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What Is Metaphysics?

By Alan Rankin
Updated May 23, 2024
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Metaphysics refers to subjects that are beyond the realm of the physical sciences. The word originated with a collection of writings on philosophy by the Greek scientist Aristotle. The term “metaphysics” has since been generally applied to a wide field of scholarship that ranges from general philosophy to parapsychology and astrology. This topic has been controversial, even the subject of derision, in scientific and philosophical circles throughout the centuries. Nevertheless, those aspects of existence that have no scientific explanation continue to fascinate casual thinkers and philosophers alike.

Aristotle’s book Metaphysics is considered the cornerstone of Western philosophy, a study of existence that combines theological questions with the earliest forms of rational science. The title’s translation from the Greek, “after physics” or “beyond physics,” has defined the term ever since, even though it may have simply been a reference to his earlier work, Physics. After the scientific advances of the Enlightenment, most physical sciences were defined by their ability to be proved or disproved by experimentation. Those qualities of existence that could not be tested this way but that could still be demonstrated or at least theorized were considered metaphysical.

This field of philosophy includes theological matters such as the creation of the universe and the existence of the soul. It also considers deeper philosophical questions about time, thought, and existence itself. Many of these questions cannot be definitively answered; like much philosophy, the subject involves listing the possibilities that exist and the various ways to consider them. The study of how things relate on abstract levels is also called ontology. This word is less loaded than “metaphysics,” which some people still find controversial.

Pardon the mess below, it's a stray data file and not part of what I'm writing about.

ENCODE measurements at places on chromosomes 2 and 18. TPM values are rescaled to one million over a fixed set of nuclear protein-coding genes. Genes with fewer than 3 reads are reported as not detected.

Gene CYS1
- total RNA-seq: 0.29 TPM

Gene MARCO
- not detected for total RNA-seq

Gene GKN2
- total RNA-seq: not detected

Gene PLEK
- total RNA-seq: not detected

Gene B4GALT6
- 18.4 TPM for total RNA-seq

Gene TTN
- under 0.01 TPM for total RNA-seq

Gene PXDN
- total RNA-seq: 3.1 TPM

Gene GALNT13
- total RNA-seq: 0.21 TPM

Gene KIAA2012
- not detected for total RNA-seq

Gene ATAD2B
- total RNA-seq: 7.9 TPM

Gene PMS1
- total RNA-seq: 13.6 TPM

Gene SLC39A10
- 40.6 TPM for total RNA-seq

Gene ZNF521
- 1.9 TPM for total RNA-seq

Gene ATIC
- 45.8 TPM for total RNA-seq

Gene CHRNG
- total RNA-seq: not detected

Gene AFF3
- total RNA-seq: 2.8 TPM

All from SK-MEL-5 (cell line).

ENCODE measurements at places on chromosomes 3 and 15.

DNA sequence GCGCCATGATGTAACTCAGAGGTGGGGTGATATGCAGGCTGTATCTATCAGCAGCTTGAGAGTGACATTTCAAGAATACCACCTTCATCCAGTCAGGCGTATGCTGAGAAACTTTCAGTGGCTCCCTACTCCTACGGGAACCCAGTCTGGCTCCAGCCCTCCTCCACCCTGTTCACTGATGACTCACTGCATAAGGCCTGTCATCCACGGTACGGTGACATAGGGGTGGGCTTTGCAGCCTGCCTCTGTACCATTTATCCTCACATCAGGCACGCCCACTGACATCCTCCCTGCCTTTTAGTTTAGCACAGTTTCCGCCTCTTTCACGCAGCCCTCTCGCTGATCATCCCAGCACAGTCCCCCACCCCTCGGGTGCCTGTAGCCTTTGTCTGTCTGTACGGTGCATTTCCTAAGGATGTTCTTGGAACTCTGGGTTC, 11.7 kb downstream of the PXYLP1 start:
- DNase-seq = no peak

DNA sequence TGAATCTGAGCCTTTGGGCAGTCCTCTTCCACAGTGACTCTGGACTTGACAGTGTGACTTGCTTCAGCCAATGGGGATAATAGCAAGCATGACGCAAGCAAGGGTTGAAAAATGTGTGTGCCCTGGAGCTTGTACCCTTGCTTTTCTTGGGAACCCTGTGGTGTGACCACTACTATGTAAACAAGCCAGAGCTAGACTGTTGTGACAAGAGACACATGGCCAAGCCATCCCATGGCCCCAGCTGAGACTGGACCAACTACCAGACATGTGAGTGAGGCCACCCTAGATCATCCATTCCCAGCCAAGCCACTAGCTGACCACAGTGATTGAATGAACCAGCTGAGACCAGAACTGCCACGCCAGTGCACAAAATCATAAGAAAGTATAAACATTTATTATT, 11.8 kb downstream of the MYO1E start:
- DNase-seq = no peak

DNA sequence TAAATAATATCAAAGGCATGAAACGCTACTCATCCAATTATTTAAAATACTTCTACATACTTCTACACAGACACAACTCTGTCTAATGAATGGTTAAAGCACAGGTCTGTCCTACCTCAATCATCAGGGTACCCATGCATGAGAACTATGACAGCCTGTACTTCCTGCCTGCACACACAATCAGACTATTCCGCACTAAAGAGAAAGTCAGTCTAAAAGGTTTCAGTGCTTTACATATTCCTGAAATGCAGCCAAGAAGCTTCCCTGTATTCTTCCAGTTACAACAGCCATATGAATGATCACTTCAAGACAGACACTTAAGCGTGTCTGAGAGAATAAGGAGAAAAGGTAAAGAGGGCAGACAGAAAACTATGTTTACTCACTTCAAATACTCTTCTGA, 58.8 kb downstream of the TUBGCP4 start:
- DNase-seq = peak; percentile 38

This is because, in modern times, “metaphysics” has expanded to mean anything that lies outside the realm of the physical sciences. This includes a wide range of paranormal beliefs and subjects, including alternative medicine, astrology and other forms of divination, and various types of spirituality. The term has also been adopted for other non-traditional subjects, such as the metaphysical poets of 17th-century Europe. Traditional scientists and philosophers often disregard anything that cannot be quantified and tested. Famed philosopher David Hume, for example, said that works in metaphysics should be “committed to the flames.”

This division between the physical and the metaphysical is most prominent in the Western world, where philosophy was strongly influenced by Aristotle and other ancient Greeks. In Eastern philosophy, such as the traditions of India and China, such matters are not so clearly distinguished from each other. The teachings of Hinduism, Taoism, and Zen each grapple with metaphysical and scientific subjects as part of a greater whole. For this very reason, much Eastern philosophy was disregarded in Europe and America until the 20th century, when its approaches to the questions of metaphysics gained greater respect.

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